I'm assuming it will work fine, since the selling point is that it dries ultra-thin, but just to be sure – has anybody tried this on 6mm figs?


WarWizard23 Jul 2010 5:28 a.m. PST

Is this something they sell at Michaels or AC Moore here in the US?

Twilight Inactive Member23 Jul 2010 5:52 a.m. PST

Is this something they sell at Michaels or AC Moore here in the US?

Yes, I bought mine from Michael's last year and can verify that it makes excellent brush on primer.

Delthos Inactive Member23 Jul 2010 6:51 a.m. PST

Wouldn't a spray on gesso kind of defeat the whole purpose of using gesso over a spray on primer in the first place? That being that the fumes from spraying aren't so good in doors and the poorer coverage in the details?

blacksmith23 Jul 2010 7:37 a.m. PST

Hum, I'll check it out in an artist supply store. I just thought Gesso was a brand and not a product :(

nycjadie Inactive Member23 Jul 2010 8:27 a.m. PST

I prefer Golden brand gesso. Great stuff. Liquitex is a bit cheaper, at least here in New York.

Cavalcade Wargames

ming31 Inactive Member23 Jul 2010 10:15 a.m. PST

Remember you should( must) let it dry completely before painting . It shrinks as it dries you can cause the paint to crack .

CeruLucifus23 Jul 2010 10:30 a.m. PST

CPBelt, Liquitex Basics is a budget line for student artists. In pigment this means less paint concentration, less finely ground pigment, and sometimes lower quality ingredients. I assumed the Basics Gesso would likewise involve some sort of compromise -- possibly it has less fine pigment, possibly it doesn't thin as well (which admittedly wouldn't matter for figures since we don't thin gesso), possibly it doesn't bind as well.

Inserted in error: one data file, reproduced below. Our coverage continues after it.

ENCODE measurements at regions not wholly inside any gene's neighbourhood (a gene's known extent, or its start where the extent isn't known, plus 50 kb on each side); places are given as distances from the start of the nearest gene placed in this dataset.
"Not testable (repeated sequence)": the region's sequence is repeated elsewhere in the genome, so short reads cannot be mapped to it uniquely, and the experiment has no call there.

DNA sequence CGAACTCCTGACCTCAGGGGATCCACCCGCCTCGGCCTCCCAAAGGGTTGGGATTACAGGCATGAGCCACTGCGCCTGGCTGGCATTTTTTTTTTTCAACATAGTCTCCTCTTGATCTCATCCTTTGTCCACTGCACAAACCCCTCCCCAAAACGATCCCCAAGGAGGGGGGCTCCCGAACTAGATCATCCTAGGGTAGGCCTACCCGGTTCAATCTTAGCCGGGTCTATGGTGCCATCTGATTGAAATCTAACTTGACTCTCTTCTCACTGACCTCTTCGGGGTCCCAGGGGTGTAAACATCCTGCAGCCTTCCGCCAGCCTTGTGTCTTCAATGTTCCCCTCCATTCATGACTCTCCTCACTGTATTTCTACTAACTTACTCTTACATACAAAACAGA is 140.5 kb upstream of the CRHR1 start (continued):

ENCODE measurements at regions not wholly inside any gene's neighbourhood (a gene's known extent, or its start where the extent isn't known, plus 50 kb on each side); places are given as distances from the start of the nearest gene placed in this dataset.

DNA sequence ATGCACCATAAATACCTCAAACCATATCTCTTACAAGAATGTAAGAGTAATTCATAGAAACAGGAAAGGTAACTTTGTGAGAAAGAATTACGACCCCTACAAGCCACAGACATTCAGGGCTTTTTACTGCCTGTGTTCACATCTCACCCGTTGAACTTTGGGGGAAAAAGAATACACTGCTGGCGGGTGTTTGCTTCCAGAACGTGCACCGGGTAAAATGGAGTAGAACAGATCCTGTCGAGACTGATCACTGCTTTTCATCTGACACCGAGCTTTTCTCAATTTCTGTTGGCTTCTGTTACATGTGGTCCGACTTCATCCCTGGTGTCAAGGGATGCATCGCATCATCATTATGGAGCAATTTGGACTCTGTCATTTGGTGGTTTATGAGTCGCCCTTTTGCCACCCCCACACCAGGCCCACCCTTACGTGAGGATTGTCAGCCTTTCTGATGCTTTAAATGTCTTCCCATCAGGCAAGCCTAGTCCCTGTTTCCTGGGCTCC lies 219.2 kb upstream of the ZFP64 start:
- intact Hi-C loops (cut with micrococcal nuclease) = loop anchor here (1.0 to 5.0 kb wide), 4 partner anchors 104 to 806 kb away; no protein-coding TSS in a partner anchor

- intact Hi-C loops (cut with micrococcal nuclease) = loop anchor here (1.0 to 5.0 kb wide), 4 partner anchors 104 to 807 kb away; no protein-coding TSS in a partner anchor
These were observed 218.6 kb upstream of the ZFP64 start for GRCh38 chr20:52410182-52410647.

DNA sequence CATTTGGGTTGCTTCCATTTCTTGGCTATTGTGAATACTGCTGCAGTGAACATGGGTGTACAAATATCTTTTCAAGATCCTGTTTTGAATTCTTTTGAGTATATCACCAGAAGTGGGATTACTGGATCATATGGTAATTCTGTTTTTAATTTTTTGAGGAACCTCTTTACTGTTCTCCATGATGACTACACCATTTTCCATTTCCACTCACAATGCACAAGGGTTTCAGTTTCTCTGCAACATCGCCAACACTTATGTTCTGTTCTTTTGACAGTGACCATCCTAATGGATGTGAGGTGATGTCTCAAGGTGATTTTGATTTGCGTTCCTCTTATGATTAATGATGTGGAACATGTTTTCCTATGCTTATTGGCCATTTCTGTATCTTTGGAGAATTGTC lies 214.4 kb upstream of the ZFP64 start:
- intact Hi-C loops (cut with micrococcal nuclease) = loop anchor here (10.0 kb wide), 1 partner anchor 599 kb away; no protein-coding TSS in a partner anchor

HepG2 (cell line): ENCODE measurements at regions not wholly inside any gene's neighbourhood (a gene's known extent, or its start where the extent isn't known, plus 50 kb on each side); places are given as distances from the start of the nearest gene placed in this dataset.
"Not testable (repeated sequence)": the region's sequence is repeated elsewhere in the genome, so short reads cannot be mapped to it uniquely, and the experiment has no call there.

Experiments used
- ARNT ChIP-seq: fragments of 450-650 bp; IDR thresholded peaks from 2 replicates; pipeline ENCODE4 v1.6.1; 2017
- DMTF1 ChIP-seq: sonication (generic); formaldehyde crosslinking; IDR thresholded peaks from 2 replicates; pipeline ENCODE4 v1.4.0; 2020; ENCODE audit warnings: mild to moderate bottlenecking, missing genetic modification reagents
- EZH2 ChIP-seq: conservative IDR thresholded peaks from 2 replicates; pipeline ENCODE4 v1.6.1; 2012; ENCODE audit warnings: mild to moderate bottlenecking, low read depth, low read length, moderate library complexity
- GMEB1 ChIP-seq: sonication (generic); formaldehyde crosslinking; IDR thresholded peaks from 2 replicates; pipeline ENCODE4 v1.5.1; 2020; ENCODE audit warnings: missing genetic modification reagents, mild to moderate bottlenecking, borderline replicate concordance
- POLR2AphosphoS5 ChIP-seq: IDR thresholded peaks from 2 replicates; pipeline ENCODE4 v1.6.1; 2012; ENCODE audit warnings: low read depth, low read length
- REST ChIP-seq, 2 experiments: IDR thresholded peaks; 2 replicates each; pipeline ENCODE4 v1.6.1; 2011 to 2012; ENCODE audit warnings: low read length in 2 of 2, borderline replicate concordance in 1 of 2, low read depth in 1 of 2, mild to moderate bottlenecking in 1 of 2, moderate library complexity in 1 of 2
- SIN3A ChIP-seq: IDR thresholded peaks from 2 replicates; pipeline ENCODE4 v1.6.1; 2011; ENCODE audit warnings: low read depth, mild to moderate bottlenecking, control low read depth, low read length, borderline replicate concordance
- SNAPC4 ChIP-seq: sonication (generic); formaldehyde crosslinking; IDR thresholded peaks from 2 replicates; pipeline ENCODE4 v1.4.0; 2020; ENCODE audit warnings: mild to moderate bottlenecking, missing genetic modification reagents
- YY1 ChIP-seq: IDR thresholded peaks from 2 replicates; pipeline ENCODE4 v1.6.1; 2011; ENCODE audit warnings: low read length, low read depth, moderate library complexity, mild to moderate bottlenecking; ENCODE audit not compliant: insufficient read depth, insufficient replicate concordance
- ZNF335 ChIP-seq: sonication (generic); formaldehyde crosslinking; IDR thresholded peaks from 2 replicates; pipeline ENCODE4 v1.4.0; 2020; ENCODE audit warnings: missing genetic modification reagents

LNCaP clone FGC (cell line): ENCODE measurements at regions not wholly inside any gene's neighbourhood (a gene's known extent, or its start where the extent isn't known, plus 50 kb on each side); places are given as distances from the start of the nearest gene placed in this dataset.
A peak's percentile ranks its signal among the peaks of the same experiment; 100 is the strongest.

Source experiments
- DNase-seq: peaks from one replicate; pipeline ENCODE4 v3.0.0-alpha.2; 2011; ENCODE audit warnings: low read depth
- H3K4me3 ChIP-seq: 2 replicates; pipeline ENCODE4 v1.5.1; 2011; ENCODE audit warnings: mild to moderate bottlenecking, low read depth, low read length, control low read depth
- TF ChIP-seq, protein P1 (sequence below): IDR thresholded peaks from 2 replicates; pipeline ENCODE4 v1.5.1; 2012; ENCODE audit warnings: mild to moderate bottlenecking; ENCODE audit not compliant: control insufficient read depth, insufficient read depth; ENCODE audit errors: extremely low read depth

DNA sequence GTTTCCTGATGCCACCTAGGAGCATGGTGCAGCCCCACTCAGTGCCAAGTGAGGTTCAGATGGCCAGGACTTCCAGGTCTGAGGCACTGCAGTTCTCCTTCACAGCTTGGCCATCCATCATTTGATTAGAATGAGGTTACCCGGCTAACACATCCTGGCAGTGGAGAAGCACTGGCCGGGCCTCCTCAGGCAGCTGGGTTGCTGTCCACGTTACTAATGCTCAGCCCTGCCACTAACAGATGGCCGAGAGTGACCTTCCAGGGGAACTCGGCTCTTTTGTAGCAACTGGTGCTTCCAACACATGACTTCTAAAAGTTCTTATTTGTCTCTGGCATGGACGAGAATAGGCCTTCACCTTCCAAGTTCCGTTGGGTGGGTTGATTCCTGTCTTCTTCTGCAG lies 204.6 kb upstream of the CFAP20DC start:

Their Acrylic Gesso isn't that expensive, why run the risk? Wait for a discount coupon at your local chain art store if you have to.

Regarding coloring gesso, you can mix paint with all the Liquitex acrylic media and the gesso is no exception. However their standard gesso is a color match for their bright white (Titanium White), so mixing color with it is like mixing with white paint. If you add black you'll get gray, add brown you'll get tan, etc. (I've tried it, also mixing with gray and black Colored Gesso; all act exactly like the color of paint they appear to be.)

Liquitex makes a Clear Gesso which is intended for sealing a prep surface over paint (for putting glazes on top, I guess). It can be mixed with pigment -- I've primed a lot of figures using clear gesso mixed with Raw or Burnt Umber -- but translucency can be a problem. I usually end up with streaks of figure showing through and have to touch up with a second application. Also clear gesso has a slightly rougher tooth than standard gesso, which bothers some people, though I've found it fine to work with (I paint mainly 28mm) and kind of like it (what's really neat is the clear streaks which look unpainted but you can feel the roughness so you know the primer is there).

I can't speak for other brands; when I started using artist's paint products, I decided to just use Liquitex. They have good literature and according to their web site, they invented acrylic paint.

Acharnement, that spray gesso from Krylon is interesting. I may try that and give up trying to get gesso to spray through my cheap airbrush.

Lord Hypnogogue Inactive Member25 Jul 2010 7:14 a.m. PST

I grew tired of varying quality and availability of spray primer, so I switched to black gesso a few months back. I love it. Wouldn't go back at gunpoint!

maninthemoon1965 Inactive Member24 Aug 2017 8:20 p.m. PST

Has anyone tried this primer….

I use to use Floquil Spray Grey Primer, which was my favorite for over 20 years and is no longer made…